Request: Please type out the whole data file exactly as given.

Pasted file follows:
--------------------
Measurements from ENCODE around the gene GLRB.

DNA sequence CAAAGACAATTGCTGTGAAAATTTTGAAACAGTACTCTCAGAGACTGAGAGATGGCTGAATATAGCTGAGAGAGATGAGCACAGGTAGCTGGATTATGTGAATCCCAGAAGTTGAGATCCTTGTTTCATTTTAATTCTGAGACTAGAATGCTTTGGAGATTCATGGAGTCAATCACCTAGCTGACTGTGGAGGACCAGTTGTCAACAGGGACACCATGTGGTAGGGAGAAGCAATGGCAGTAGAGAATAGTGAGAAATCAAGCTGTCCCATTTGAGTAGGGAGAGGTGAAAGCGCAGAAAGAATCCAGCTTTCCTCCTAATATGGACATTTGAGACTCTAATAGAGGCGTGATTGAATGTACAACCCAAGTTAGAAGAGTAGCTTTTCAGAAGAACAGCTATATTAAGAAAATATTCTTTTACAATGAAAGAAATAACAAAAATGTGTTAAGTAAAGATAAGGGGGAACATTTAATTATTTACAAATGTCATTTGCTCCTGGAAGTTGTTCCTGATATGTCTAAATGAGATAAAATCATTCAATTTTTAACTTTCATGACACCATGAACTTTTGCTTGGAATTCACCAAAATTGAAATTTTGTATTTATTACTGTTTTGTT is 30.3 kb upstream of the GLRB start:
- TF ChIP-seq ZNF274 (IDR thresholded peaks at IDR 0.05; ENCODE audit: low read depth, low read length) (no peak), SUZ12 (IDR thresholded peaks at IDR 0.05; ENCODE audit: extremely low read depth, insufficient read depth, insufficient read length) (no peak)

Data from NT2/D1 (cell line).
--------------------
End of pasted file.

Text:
Measurements from ENCODE around the gene GLRB.

DNA sequence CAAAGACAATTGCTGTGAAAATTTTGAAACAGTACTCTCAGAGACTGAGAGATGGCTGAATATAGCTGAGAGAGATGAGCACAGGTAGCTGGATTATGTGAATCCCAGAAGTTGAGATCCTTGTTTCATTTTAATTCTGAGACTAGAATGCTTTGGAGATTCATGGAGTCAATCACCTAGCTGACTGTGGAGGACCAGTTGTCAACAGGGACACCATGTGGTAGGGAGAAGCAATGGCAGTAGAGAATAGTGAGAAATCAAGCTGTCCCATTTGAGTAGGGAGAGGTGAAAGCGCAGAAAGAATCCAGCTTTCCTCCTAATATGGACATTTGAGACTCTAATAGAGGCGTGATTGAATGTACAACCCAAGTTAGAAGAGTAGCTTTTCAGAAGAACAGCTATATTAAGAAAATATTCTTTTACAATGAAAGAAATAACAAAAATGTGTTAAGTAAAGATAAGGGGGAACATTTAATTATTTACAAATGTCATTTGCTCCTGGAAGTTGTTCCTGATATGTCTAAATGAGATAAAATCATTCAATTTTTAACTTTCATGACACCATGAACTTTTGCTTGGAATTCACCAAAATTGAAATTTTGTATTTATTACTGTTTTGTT is 30.3 kb upstream of the GLRB start:
- TF ChIP-seq ZNF274 (IDR thresholded peaks at IDR 0.05; ENCODE audit: low read depth, low read length) (no peak), SUZ12 (IDR thresholded peaks at IDR 0.05; ENCODE audit: extremely low read depth, insufficient read depth, insufficient read length) (no peak)

Data from NT2/D1 (cell line).